Updated at 3:30 p.m., March 27, 2015
The second day of a two-day hot spell settled over the Southland Friay, but the high-pressure system was slowly moving east, signaling slightly lower temperatures over the weekend before another warm front arrives Monday.
National Weather Service forecasters said that along with a slight drop in temperatures, some overnight low clouds and fog are possible in coastal areas over the weekend.
An onshore flow is expected to push into the area, bringing the cooler weather, but near-record-setting heat continued to linger this afternoon.
According to the NWS, downtown Los Angeles had already reached 91 degrees, tying the record for March 27, and there was still a chance it could break the mark. Burbank had also tied a heat record for the day by early afternoon.
By Saturday, temperatures will drop, but will be “still plenty above normal.” More cooling is expected on Sunday, before another ridge moves in Monday, bringing “another warm-up, but not as dramatic as what we’ve experienced the past couple of days,” according to the NWS.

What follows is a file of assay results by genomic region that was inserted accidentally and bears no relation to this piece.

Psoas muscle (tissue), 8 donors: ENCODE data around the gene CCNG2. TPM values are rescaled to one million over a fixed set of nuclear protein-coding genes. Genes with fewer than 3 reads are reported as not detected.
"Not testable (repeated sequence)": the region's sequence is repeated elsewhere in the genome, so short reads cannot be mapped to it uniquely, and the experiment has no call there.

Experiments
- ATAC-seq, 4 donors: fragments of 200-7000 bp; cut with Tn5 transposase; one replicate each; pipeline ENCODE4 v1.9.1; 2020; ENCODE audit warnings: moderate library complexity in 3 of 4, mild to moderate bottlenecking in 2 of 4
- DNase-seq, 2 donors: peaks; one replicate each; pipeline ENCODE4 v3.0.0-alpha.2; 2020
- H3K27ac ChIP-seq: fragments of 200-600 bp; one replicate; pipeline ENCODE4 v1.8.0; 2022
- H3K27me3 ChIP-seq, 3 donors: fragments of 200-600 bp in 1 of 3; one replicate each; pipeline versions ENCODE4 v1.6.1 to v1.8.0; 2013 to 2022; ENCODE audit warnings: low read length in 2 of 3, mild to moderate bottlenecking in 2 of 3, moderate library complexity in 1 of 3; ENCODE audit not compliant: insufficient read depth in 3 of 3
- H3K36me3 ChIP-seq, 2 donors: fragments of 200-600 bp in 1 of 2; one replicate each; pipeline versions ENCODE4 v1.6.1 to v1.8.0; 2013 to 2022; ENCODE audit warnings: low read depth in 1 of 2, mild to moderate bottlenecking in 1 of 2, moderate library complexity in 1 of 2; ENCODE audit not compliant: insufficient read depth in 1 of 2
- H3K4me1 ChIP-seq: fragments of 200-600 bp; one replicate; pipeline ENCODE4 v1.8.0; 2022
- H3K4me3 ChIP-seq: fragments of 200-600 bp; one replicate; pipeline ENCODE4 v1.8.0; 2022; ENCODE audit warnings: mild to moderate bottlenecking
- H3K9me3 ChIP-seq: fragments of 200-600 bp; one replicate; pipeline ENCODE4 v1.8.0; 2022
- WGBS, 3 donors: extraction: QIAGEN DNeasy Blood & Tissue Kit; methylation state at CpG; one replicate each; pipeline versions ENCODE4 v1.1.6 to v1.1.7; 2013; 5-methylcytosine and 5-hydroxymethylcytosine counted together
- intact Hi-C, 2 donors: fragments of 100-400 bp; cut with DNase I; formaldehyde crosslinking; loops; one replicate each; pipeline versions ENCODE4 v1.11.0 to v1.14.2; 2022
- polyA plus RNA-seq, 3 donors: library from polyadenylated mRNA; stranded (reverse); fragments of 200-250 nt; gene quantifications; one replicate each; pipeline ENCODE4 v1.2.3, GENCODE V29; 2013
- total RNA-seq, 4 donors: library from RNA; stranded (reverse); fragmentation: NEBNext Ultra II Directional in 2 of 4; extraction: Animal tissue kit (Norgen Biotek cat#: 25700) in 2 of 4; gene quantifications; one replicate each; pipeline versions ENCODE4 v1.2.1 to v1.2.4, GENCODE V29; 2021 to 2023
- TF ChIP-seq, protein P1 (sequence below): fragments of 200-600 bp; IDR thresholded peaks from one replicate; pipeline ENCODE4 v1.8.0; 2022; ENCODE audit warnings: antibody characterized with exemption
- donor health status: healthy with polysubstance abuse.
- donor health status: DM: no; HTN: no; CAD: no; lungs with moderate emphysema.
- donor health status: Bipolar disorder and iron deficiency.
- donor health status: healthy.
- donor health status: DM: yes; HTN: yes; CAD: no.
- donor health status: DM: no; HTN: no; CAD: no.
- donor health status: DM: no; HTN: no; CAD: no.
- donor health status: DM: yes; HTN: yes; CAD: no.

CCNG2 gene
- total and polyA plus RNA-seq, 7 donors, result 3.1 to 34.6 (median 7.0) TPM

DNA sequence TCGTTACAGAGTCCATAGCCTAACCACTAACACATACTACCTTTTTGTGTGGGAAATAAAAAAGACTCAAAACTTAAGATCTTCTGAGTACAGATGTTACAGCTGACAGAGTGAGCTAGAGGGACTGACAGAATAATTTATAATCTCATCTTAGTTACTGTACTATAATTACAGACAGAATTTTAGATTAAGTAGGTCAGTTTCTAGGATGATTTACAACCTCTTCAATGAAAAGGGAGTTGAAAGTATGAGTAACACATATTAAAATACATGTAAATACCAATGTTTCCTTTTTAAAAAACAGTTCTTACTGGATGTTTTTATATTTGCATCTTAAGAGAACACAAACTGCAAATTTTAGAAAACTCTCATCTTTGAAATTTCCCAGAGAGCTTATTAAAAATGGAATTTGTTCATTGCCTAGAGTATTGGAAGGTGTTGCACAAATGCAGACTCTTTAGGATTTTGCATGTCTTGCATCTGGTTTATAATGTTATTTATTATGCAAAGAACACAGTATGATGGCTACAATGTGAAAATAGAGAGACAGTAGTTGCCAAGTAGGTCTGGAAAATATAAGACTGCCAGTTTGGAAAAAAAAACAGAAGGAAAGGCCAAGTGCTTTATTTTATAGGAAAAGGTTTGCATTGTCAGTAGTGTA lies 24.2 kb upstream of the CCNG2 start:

Temperatures early next week will be “plenty above normal but relatively tame,” forecasters said.
Also expected this weekend is high surf, strong rip currents and sneaker waves along south-facing beaches as a result of a long-period Southern Hemisphere swell that will move into coastal waters Friday, according to the NWS.
A beach hazard statement will be in effect in Los Angeles, Orange, Ventura and Santa Barbara counties from late tonight through Sunday afternoon.
“If planning outdoor activities, it is advised to schedule these activities during the cooler parts of the day such as the morning or evening hours,” according to the NWS. “If activities cannot be rescheduled, avoid direct sunlight and seek shaded areas, if possible.”
The weather service also urged residents planning to perform strenuous outdoor activities to wear light-colored, light-weight clothing and stay hydrated by drinking plenty of non-alcoholic fluids.
“Never, ever, leave children, pets, or the elderly alone in the car. Remember to look before you lock,” the NWS said.
—Staff and wire reports